Manufacturing Today - Winter 2011 - (Page 138)
www.mid-continent.com / Proj 2010 sales: $14 million / HQ: Minneapolis / Employees: 80 / Specialty: Precision manufacturing / Sanders Marvin, CEO: “We downsized overhead and stopped taking on customers that weren’t profitable.”
mid-continent restructured operations to become a more profitable and growth oriented company.
‘A Good Feeling’
mid-continent engineering has become a high-end manufacturer by refocusing. by luke gillespie
Quality over quantity – it’s a maxim that has been uttered throughout the business world, but one can accuse its proponents of not putting the words into practice. At Minneapolisbased Mid-Continent Engineering, CEO Sanders Marvin discovered the company would survive only if it truly began to focus on the quality of its work and not how many contracts it took on – a difficult change in mindset for an aerospace and defense 138
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customers in order to focus on exceptional service for a select group of customers,” Sanders says. “Our revenue shrank by 10 percent in 2006, but our profitability soared to record highs. Our quality ratings improved and lead times collapsed, freeing up space, inventory and cash.” For example, Mid-Continent took a complicated aluminum weldment from a manufacturing lead-time of 12 weeks down to two weeks. This led to the customer increasing their volumes with Mid-Continent from $2 million per year to more than $6 million. “Prior to the restructuring, we were chasing top line growth,” Sanders states. “With the restructuring, we downsized overhead and stopped taking on customers that weren’t profitable.” In addition, he acknowledged that the company needed to cut payroll, which took an added hit with the recession, but notes that employment is back up at Mid-Continent from 65 employees to 80, along with profit margins. “We’ve done very well attracting good, profitable work, so my expectation would be to continue doubledigit growth for the next three to five years,” he asserts. “That said, we’re a 60-year-old legacy manufacturing company working to make ourselves relevant in today’s globally competitive market. At the end of the day, top line is fine, but generating bottom line results and cash flow from operations is the name of the game.”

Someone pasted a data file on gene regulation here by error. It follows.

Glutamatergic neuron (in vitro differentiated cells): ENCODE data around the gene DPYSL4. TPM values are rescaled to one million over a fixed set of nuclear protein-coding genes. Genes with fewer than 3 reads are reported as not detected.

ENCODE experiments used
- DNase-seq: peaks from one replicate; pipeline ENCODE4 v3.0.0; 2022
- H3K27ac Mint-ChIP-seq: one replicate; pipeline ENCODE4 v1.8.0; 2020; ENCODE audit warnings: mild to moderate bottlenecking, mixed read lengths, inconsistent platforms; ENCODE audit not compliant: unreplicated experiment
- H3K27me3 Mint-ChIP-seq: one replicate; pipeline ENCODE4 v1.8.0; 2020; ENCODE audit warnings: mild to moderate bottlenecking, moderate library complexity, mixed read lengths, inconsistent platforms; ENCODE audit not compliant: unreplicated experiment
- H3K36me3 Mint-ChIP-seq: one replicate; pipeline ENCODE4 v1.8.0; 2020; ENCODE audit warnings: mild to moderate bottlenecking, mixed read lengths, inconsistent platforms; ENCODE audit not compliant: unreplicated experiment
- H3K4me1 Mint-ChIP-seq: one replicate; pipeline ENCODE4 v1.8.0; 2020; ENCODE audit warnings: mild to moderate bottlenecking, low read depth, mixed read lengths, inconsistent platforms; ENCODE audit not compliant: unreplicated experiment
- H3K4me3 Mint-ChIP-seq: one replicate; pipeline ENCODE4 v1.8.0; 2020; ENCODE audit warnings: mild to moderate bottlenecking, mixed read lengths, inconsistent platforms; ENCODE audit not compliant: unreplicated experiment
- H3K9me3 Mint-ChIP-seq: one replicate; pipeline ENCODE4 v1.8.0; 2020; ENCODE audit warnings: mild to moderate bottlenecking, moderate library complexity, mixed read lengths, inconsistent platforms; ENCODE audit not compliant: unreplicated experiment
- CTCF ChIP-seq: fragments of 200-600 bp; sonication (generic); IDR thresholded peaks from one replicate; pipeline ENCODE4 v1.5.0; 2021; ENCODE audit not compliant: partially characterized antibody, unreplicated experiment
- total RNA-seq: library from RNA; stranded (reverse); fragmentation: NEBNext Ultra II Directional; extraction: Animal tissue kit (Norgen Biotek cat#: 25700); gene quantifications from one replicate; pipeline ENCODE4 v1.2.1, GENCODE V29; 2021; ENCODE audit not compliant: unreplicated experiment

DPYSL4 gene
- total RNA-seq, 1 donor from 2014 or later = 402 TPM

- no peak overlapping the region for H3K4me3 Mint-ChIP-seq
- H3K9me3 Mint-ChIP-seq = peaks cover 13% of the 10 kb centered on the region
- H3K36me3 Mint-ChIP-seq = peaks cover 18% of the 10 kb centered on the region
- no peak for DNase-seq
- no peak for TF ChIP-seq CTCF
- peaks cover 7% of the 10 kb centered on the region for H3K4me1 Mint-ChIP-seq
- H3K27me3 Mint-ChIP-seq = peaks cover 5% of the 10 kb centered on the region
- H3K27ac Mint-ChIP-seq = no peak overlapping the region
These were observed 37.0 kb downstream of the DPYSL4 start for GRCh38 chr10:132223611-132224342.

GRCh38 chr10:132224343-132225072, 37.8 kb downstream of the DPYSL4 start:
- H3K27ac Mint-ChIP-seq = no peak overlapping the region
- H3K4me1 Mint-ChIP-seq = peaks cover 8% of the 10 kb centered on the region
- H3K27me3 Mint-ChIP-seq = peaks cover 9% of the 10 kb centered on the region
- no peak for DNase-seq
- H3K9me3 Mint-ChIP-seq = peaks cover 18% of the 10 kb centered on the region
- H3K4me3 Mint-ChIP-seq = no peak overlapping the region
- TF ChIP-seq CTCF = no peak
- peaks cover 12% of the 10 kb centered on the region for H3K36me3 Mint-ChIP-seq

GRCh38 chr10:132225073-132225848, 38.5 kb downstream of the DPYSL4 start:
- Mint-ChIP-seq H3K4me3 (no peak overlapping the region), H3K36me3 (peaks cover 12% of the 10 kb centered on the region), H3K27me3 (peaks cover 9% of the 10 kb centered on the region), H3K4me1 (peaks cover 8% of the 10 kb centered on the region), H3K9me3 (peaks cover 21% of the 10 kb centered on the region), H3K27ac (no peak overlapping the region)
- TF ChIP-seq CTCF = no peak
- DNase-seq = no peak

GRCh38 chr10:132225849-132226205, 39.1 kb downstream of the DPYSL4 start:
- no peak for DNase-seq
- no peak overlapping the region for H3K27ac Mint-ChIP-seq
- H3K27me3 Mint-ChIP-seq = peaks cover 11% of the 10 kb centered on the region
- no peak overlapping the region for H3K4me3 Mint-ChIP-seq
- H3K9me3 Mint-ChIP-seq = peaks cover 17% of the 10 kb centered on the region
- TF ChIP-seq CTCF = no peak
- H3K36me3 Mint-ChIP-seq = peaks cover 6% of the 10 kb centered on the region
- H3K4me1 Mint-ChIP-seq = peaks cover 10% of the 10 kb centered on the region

manufacturer in business since 1949. “We did a lot of work starting in 2003 in kaizen and lean operations,” Sanders explains. This included restructuring the company, with Sanders chopping away at its client lists to find the ones that may not have brought in the most contracts, but the most profit, and had the greatest potential to grow over time. “Over the course of six months, we eliminated over 80 percent of our
Possibly the most significant change at Mid-Continent has been its shift in client focus. Healthcare, which was once 20 percent of its business, now takes up 75 percent of all sales, due to its adoption of lean manufacturing. Sanders explains that defense products are often short-term contracts that leave the plant with no use for its manufacturing cells after two or three months of work. But with
Table of Contents for the Digital Edition of Manufacturing Today - Winter 2011
Manufacturing Today - Winter 2011
Freudenberg Household Products
O.K. Foods Inc.
Packaging Progressions Inc.
Burr Oak Tool Inc.
Patriot Forge Co.
Aseptic Solutions USA
Comex Group/Frazee Paint
Fabrica Fine Carpet and Rugs
Peerless Mfg. Co.
R.F. Hunter Co.
Advanced Fiber Technologies
Behringer Saws Inc.
Berger Paints – Trinidad Ltd.
DBS Manufacturing Inc.
Fisher Tank Co.
Hess Industries Inc.
New England Ropes
SET Enterprises Inc.
Total Electronics LLC
Weinbrenner Shoe Co.
Manufacturing Today - Winter 2011